Since the introduction of NT Live in 2009 it is undeniable that audience numbers and accessibility to live theatre has increased through live screenings of performances. However, as the number of performance companies of varying genres and cinemas engage with this outlet the question has to be asked: do the advantages of live screenings outweigh the disadvantages of the immersive experience of live theatre? Our guest blogger and avid audience member, Richard Hoare discusses.
Don’t you just hate it when you find out about a new production which happens to be a new production of your favourite play, or stars one of your favourite actors, but it’s taking place miles away from you? Or perhaps you’re willing to make the journey, but tickets for the entire run sold out almost instantly? Well, there are now ways around this thanks to initiatives like NT Live and RSC Live.
Productions are broadcast to cinemas across the country and sometimes internationally. You can still be part of what it going on onstage but you’re just not in the same room as the performers! Cameras can sometimes get closer than we can as an audience, so we can see the actors’ faces close up – every emotion that character conveys being broadcast to millions. This makes many productions accessible to those who may have visual impairments, or who perhaps couldn’t afford the top priced seat in the house. With a live broadcast, everyone has the same view, so we don’t feel excluded by having to choose a cheaper seat further away from the action.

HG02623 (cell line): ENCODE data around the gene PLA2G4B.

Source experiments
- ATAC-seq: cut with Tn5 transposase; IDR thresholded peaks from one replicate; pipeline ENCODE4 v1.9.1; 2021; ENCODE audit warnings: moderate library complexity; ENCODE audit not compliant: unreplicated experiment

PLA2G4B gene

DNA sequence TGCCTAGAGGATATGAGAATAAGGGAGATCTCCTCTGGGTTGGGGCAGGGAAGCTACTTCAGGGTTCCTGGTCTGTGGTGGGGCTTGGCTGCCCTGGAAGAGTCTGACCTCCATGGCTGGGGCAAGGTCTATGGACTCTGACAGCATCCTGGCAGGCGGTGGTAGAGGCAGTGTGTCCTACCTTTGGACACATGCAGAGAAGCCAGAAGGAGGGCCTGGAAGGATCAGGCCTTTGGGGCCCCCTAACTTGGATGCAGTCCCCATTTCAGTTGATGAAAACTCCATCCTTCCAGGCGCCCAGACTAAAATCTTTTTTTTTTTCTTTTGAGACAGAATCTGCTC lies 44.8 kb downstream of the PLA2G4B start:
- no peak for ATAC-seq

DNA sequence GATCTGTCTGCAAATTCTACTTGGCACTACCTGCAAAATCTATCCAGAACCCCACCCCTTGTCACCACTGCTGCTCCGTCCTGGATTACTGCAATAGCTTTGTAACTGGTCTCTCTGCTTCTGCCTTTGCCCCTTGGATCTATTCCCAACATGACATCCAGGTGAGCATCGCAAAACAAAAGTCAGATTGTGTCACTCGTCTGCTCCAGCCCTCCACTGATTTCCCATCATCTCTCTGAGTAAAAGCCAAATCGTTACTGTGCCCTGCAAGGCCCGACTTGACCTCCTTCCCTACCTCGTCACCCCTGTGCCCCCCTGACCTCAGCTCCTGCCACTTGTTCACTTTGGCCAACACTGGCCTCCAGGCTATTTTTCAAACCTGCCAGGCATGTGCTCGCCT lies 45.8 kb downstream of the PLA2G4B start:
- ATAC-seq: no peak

Some may say that such initiatives remove the intimacy of watching a live production. However, in all of the broadcasts I have seen, the audience have behaved and reacted in the same way as a live audience. Laughter, shock and even applause are sometimes on display; the medium of viewing the production not really interfering with the audience’s natural reactions. It could even be argued that such audiences are often more respectful that their cinematic counterparts.
So NT Live, RSC Live and the like are changing the way we access theatre. But not the way we watch it. Seeing a live broadcast shouldn’t mean that audiences stop going to see live theatre. In fact, it should encourage them to see more. We are being given the chance to see productions we may otherwise have missed, while also having access to local and regional productions, helping to make audiences more experienced theatregoers.
What do you think?
Do you agree that live screenings benefit audience’s access to theatre, or does it curb the need to attend live theatre?
Have your say in the comment section.
For our upcoming live screenings please see below:
Royal Exchange Theare Live
Maxine Peake as Hamlet (Encore Screening) Thu 23 Apr 2015